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SHSU Adds Forensic Anthropology Minor

Jan. 11, 2013
SHSU Media Contact: Beth Kuhles

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xray of skeletonWith interest peaked by television shows like “CSI” and “Bones” and unique opportunities available with Sam Houston State University’s Southeast Texas Applied Forensic Science Facility, the College of Criminal Justice has added a new minor in forensic anthropology.

Forensic anthropology is the application of forensic sciences to the human body and the vast amount of evidence that can be gleaned from the careful recognition, collection, and preservation of that evidence.

"It’s a field that requires no hard sciences, such as physics and chemistry, but it allows students to solve puzzles in practical ways using science,” said Joan Bytheway, STAFS director and professor of criminal justice. “There are many disciplines that we offer that would benefit from this minor, including criminal justice, forensic science, pre-med, nursing, biology, geography, archeology and chiropractic studies.”

SHSU’s forensic anthropology minor requires 17 credit hours and includes five courses—“Forensic Science,” “Foundations of Forensic Anthropology I,” “Human Osteology,” “Introduction to Forensic Anthropology” and “Special Topics” (“Advanced Techniques in Forensic Anthropology”). The courses provide hands-on applications at the STAFS Facility, one of only four willed-body facilities, in the United States for the study of forensic science as it applies to crime scenes and criminal investigations.

“Obtaining the forensic anthropology minor will instill foundational knowledge needed to pursue a career,” said Robyn Salerno, a SHSU student who is pursuing the minor. “The classes for the minor present the technology and techniques commonly used in the forensic anthropology field, but also introduce the many different disciplines within the field.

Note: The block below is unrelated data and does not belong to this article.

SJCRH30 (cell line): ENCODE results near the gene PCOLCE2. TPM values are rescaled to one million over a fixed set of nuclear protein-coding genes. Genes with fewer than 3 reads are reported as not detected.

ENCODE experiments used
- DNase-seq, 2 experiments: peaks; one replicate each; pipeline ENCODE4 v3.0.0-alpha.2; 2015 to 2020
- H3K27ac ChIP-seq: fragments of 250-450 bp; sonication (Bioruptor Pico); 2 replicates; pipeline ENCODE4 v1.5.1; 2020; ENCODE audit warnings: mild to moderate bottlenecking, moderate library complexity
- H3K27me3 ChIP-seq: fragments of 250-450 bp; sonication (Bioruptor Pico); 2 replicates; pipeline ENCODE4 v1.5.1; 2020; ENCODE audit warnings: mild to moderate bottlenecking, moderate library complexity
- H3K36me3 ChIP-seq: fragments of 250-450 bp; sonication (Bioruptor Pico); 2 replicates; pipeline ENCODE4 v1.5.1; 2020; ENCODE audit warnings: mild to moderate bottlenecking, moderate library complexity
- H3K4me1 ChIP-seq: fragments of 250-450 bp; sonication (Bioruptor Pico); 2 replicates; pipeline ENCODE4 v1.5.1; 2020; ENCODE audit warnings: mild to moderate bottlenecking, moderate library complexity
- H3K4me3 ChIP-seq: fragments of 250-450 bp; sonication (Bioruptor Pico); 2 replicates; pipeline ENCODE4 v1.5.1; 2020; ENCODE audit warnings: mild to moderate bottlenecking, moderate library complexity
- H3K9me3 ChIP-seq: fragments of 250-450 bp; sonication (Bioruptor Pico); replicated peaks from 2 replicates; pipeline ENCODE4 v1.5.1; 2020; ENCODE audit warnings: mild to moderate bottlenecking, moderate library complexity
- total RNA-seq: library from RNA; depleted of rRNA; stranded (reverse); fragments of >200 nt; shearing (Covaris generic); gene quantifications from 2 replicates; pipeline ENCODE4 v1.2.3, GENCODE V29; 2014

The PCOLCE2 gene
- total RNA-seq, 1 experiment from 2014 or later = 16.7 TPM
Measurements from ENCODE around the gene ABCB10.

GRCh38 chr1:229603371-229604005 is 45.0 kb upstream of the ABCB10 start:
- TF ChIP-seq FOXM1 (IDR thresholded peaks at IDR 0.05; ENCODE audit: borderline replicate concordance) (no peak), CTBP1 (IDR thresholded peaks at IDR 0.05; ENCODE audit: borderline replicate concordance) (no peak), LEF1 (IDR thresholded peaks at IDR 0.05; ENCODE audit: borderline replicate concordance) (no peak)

“I think the type of people entering and pursuing the field of Forensic Science have an innate curiosity that goes beyond that of an average person,” Salerno said. “They are critical thinkers, pay attention to detail, observe and are not afraid to ask questions.”

The benefits of the minor will go well beyond criminal justice. It can help educate students about the human body and skeleton, for those pursuing degrees in the medical field or develop techniques, and skills for those seeking degrees in archeology, geography and forensic science. It also offers the necessary foundation for those who want to continue their education in the forensic science or forensic anthropology fields.

“It’s a really good attribute to have in any of these fields,” Bytheway said. “It is a great asset to those going into the field of criminal justice who may be working on crime scenes. I get phone calls and photos from police asking if bones are animal or human. For the medical field, it teaches you a lot about the muscular-skeletal system and working with the human body. It also provides a good foundation for classes at the graduate level.”

In addition to providing a strong background in the human body and osteology, students will have the opportunity to work on state-of-the-art equipment available at STAFS, including devices to cut bone and examine bone slides, a digitizer and 3D printer to illustrate bones, and ground penetrating radar to detect human remains in soil. In the final class, students will get a case of their own and be required to identify the victim by age, sex, race, trauma and height.

The introduction of a new minor also will open the door for new research opportunities at STAFS through access to the facility’s collection of modern skeletal remains.

More information on this minor can be found at shsu.edu/catalog/cj.html.



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